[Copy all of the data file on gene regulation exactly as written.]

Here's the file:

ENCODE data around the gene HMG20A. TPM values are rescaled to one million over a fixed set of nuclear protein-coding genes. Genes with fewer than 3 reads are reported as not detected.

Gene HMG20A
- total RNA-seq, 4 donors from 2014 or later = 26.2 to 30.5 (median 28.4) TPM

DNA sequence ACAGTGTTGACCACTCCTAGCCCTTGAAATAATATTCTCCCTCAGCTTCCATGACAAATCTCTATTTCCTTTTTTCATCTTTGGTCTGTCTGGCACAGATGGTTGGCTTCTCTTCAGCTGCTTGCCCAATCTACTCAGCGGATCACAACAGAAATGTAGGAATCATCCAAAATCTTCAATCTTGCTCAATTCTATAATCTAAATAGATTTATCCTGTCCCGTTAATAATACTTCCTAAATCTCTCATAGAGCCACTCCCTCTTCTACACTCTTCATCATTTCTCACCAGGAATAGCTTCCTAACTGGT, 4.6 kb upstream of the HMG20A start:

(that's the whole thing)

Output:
ENCODE data around the gene HMG20A. TPM values are rescaled to one million over a fixed set of nuclear protein-coding genes. Genes with fewer than 3 reads are reported as not detected.

Gene HMG20A
- total RNA-seq, 4 donors from 2014 or later = 26.2 to 30.5 (median 28.4) TPM

DNA sequence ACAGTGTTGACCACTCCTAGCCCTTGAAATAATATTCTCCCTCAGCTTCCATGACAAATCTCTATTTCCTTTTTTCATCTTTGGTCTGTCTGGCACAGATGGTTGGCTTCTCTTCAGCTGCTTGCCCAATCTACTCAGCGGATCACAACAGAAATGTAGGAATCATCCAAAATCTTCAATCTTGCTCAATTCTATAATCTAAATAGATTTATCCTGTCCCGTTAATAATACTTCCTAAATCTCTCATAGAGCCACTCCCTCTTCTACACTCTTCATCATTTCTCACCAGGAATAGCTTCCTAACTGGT, 4.6 kb upstream of the HMG20A start: